I worked with a woman once who had a gambling problem, although she did not think so. When I asked her if she thought she might have an addiction, despite having lost hundreds (and a time or two, thousands) of dollars her family didn't have, she insisted that she didn't "because," as she said, "I have given up gambling for Lent the last couple of years and it's easy for me."
Of course, once Lent is over, she returns to gambling and continues to place the financial and general welfare of her family at great risk.
What stands in this woman's way of conversion is her inability to take responsibility. Ironically, it is also her repeated return to the same Lenten resolution - but a Lent-restricted resolution - that enables her, if you will, to avoid true responsibility, and keeps her from being truly free instead of being weighed down by an unfortunate disease that affects not only her path to redemption, but the paths of her family and community as well. What if she could see this corner of her life as a continuous Lent? What if we could?
This year I might try to maintain my Lenten resolution to refrain from eating in between meals for the rest of the year - maybe not every day, but maybe three days of the week - and see where I end up when next Lent comes around. Perhaps the next year, I could add a couple more days.
Then, one year, I will have to find a new Lenten fast to adopt. What would 10 years bring? And what kind of monk might I be after a lifetime's accumulation of good works? What kind of community might we be? What zeal?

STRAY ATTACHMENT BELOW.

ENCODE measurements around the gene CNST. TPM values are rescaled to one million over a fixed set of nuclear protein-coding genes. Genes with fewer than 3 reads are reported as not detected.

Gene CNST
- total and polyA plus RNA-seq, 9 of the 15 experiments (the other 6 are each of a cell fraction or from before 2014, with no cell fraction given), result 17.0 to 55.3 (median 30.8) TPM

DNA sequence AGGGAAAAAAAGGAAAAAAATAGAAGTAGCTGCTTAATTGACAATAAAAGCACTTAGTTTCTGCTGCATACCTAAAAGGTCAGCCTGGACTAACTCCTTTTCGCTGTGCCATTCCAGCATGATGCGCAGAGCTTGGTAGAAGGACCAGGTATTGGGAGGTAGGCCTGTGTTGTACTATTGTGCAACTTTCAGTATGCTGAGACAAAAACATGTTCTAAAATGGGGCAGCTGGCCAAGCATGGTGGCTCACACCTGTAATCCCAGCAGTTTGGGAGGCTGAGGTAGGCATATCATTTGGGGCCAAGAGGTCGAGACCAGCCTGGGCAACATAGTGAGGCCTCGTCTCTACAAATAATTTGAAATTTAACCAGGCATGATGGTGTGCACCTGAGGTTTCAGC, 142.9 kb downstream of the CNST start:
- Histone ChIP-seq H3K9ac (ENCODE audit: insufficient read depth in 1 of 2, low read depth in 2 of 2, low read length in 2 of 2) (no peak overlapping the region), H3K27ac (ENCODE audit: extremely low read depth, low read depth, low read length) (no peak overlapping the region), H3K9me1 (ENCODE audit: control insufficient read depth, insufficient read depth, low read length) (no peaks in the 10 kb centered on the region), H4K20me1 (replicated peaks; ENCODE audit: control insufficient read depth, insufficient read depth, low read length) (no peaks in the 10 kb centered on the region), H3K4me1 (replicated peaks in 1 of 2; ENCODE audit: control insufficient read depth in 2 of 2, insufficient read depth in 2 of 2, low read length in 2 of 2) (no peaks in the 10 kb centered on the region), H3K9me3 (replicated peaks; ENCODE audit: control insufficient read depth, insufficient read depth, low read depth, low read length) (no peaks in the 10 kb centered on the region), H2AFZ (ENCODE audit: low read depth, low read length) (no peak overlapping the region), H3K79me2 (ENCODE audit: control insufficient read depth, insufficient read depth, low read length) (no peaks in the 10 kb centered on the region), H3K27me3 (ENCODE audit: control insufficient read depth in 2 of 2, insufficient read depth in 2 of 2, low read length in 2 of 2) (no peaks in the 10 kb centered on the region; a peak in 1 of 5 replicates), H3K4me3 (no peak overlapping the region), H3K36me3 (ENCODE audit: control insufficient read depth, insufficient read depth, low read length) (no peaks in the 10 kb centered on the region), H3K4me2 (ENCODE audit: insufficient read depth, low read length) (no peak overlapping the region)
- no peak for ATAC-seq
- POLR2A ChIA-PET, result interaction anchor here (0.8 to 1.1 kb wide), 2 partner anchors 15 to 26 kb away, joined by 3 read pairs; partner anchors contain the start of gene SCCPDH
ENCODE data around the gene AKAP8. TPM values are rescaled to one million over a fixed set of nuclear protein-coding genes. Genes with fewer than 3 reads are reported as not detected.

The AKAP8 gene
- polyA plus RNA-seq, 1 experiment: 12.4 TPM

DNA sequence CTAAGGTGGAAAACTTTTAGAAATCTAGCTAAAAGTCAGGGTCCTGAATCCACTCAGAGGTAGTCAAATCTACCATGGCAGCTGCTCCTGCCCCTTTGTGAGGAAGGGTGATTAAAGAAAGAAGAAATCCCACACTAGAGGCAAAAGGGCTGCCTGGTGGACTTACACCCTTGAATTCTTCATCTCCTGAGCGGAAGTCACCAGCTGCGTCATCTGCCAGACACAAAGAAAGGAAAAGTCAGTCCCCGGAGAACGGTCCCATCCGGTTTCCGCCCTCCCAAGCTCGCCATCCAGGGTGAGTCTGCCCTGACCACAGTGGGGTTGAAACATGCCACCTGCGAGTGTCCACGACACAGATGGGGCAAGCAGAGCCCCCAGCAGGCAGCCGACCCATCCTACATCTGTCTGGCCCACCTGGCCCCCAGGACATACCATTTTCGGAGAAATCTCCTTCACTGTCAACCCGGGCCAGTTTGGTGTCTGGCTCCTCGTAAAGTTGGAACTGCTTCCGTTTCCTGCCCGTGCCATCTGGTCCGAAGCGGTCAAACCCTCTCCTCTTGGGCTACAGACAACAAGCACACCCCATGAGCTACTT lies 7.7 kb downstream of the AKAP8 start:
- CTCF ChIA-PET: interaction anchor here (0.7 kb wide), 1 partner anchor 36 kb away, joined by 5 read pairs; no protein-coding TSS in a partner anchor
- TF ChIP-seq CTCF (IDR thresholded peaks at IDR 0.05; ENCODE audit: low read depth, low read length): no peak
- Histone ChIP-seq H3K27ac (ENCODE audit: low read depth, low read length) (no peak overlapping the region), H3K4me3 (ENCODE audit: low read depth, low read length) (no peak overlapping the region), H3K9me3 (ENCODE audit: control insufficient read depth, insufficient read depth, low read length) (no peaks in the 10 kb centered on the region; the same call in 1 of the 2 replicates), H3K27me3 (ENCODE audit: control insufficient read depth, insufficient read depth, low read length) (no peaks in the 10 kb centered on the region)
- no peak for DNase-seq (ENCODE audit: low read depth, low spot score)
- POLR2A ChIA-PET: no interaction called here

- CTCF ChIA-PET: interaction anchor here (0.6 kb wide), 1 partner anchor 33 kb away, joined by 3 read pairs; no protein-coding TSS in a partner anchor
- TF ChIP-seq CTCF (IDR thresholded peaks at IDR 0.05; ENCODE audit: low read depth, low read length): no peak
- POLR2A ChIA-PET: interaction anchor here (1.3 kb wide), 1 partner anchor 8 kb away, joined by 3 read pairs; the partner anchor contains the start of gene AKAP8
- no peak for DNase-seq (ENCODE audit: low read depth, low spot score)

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The contemplative life, in a nutshell, is about "open[ing] ourselves to the sacred within." To contemplate is to discover a relationship with God deep within that has never not been there, and that provides us a foretaste of the eternal Kingdom.
We learn from Cassian and Evagrius that, as contemplatives, we must learn to turn down the thoughts, the obsessions, the emotional decoys and distractions that keep us from attending to that relationship, that keep us from crossing over into the Kingdom that God has already established in us by nature of the death and resurrection of Christ. Contemplation is an inward journey to a paradise already regained - to a place prepared - to the Promised Land within.
Douglas Steere, in his introduction to Thomas Merton's book on contemplative prayer, writes that as contemplatives, monks "are called upon to enter the Promised Land and entry means not just with the feet alone but with the heart. Stopping too soon," he says "is the commonest dead-end street in prayer." Stopping too soon!
No wonder Benedict urges the life of the monk to be a continuous Lent - to not stop too soon. His is a call to keep moving on our journey. To not stop once Lent is over, but to "run while [we] have the light of this life," casting off as we do all our false selves, our distractions, our fears.
To run toward, and into, that Promised Land, that "inexpressible delight of love," that place prepared, that Kingdom won by the resurrection. To not stop too soon, because Benedict knows, even if he is too coy to tell us outright, that a continuous Lent hastens an eternal Easter.